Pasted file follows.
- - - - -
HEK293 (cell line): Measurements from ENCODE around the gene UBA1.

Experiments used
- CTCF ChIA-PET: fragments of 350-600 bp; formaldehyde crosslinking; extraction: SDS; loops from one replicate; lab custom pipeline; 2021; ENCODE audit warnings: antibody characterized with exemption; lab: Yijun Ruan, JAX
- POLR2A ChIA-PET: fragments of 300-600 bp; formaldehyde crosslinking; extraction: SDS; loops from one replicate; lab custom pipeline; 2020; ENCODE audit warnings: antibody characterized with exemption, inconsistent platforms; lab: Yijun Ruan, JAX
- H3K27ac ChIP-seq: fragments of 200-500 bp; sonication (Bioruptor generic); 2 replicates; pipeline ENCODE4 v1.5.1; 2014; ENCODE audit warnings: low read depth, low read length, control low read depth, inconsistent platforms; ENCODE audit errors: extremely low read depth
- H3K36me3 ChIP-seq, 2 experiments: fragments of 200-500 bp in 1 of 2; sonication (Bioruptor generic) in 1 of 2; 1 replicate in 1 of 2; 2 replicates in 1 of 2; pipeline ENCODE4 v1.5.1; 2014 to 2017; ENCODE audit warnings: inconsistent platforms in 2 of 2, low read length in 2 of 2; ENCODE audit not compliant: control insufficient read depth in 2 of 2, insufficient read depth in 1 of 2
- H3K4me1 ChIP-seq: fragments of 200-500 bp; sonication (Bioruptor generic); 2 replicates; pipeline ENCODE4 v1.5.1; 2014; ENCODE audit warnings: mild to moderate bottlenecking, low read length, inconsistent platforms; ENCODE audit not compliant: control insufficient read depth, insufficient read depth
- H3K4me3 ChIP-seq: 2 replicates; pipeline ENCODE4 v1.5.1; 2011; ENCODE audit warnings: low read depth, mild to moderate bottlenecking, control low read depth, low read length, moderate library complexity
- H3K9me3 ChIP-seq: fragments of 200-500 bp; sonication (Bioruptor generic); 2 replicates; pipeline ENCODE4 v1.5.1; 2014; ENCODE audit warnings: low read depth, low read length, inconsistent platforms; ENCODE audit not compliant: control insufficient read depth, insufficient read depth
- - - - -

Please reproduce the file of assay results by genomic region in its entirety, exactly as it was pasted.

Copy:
HEK293 (cell line): Measurements from ENCODE around the gene UBA1.

Experiments used
- CTCF ChIA-PET: fragments of 350-600 bp; formaldehyde crosslinking; extraction: SDS; loops from one replicate; lab custom pipeline; 2021; ENCODE audit warnings: antibody characterized with exemption; lab: Yijun Ruan, JAX
- POLR2A ChIA-PET: fragments of 300-600 bp; formaldehyde crosslinking; extraction: SDS; loops from one replicate; lab custom pipeline; 2020; ENCODE audit warnings: antibody characterized with exemption, inconsistent platforms; lab: Yijun Ruan, JAX
- H3K27ac ChIP-seq: fragments of 200-500 bp; sonication (Bioruptor generic); 2 replicates; pipeline ENCODE4 v1.5.1; 2014; ENCODE audit warnings: low read depth, low read length, control low read depth, inconsistent platforms; ENCODE audit errors: extremely low read depth
- H3K36me3 ChIP-seq, 2 experiments: fragments of 200-500 bp in 1 of 2; sonication (Bioruptor generic) in 1 of 2; 1 replicate in 1 of 2; 2 replicates in 1 of 2; pipeline ENCODE4 v1.5.1; 2014 to 2017; ENCODE audit warnings: inconsistent platforms in 2 of 2, low read length in 2 of 2; ENCODE audit not compliant: control insufficient read depth in 2 of 2, insufficient read depth in 1 of 2
- H3K4me1 ChIP-seq: fragments of 200-500 bp; sonication (Bioruptor generic); 2 replicates; pipeline ENCODE4 v1.5.1; 2014; ENCODE audit warnings: mild to moderate bottlenecking, low read length, inconsistent platforms; ENCODE audit not compliant: control insufficient read depth, insufficient read depth
- H3K4me3 ChIP-seq: 2 replicates; pipeline ENCODE4 v1.5.1; 2011; ENCODE audit warnings: low read depth, mild to moderate bottlenecking, control low read depth, low read length, moderate library complexity
- H3K9me3 ChIP-seq: fragments of 200-500 bp; sonication (Bioruptor generic); 2 replicates; pipeline ENCODE4 v1.5.1; 2014; ENCODE audit warnings: low read depth, low read length, inconsistent platforms; ENCODE audit not compliant: control insufficient read depth, insufficient read depth